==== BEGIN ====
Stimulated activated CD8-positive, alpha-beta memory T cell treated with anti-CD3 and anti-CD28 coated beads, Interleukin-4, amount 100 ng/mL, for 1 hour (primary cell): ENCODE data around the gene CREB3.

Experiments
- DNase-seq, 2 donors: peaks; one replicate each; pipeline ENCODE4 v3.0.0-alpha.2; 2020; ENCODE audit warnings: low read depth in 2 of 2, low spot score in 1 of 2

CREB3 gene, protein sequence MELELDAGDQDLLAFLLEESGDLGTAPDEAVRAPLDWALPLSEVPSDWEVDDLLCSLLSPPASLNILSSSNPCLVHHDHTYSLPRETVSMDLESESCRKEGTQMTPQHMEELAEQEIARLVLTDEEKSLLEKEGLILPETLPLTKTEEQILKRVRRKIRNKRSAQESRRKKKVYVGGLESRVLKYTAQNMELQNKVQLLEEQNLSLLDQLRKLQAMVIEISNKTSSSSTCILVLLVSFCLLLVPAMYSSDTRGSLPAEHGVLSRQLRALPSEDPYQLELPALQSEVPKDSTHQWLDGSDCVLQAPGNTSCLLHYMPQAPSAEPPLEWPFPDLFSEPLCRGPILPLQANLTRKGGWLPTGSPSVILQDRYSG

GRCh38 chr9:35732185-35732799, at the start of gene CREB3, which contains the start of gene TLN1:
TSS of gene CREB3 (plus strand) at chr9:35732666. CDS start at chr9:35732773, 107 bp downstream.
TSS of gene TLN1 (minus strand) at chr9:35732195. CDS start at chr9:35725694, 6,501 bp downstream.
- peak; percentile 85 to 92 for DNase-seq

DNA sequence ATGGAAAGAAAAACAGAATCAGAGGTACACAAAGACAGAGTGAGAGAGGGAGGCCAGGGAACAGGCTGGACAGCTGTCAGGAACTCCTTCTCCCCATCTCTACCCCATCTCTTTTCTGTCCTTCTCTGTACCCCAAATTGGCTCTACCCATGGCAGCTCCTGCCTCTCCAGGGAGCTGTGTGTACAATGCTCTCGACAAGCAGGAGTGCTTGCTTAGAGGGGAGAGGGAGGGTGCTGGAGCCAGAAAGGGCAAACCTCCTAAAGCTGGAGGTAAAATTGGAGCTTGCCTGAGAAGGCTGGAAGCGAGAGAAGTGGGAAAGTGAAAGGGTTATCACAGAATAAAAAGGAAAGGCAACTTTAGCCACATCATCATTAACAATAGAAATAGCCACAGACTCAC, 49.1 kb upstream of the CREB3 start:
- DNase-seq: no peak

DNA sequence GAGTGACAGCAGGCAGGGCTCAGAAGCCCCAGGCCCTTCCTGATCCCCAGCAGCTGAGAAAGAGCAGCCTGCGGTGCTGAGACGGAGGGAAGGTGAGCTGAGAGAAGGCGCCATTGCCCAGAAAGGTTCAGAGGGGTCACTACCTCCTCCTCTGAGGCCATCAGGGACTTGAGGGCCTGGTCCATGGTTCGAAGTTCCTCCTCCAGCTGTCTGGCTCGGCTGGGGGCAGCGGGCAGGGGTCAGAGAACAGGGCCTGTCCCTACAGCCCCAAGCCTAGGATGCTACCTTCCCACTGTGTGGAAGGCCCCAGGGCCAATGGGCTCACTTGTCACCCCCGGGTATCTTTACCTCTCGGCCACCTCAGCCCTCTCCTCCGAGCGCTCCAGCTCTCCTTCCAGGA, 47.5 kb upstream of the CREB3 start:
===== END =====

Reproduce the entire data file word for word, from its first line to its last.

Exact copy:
Stimulated activated CD8-positive, alpha-beta memory T cell treated with anti-CD3 and anti-CD28 coated beads, Interleukin-4, amount 100 ng/mL, for 1 hour (primary cell): ENCODE data around the gene CREB3.

Experiments
- DNase-seq, 2 donors: peaks; one replicate each; pipeline ENCODE4 v3.0.0-alpha.2; 2020; ENCODE audit warnings: low read depth in 2 of 2, low spot score in 1 of 2

CREB3 gene, protein sequence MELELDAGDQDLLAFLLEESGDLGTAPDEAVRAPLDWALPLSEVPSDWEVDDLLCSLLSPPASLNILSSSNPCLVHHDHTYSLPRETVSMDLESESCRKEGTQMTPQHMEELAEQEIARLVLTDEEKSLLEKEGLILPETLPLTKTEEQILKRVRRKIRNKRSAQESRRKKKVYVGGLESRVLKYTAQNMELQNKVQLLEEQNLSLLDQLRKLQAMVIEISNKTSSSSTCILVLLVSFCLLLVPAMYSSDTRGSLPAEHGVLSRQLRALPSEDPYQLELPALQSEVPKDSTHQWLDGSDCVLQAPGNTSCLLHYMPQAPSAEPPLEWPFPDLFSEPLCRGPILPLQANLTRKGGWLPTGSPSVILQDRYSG

GRCh38 chr9:35732185-35732799, at the start of gene CREB3, which contains the start of gene TLN1:
TSS of gene CREB3 (plus strand) at chr9:35732666. CDS start at chr9:35732773, 107 bp downstream.
TSS of gene TLN1 (minus strand) at chr9:35732195. CDS start at chr9:35725694, 6,501 bp downstream.
- peak; percentile 85 to 92 for DNase-seq

DNA sequence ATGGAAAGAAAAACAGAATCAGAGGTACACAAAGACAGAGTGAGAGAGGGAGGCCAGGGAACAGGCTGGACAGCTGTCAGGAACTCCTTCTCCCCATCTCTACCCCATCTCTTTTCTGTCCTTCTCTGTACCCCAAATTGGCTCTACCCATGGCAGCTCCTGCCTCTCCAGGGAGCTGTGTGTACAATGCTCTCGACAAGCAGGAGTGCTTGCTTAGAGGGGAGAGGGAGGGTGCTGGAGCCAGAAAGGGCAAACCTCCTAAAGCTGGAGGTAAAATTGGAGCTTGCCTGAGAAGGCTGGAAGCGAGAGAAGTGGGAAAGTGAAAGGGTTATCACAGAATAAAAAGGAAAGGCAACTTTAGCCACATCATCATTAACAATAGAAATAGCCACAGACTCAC, 49.1 kb upstream of the CREB3 start:
- DNase-seq: no peak

DNA sequence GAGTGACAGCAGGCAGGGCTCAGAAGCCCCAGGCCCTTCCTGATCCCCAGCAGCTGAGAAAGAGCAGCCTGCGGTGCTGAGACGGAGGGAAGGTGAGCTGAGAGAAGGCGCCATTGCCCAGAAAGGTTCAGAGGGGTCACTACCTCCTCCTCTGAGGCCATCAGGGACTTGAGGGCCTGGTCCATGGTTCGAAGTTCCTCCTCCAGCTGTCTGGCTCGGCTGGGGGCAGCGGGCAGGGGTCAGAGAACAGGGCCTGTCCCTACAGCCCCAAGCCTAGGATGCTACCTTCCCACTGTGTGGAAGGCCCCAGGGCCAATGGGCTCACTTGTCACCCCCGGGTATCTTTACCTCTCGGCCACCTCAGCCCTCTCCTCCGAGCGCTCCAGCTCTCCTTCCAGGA, 47.5 kb upstream of the CREB3 start: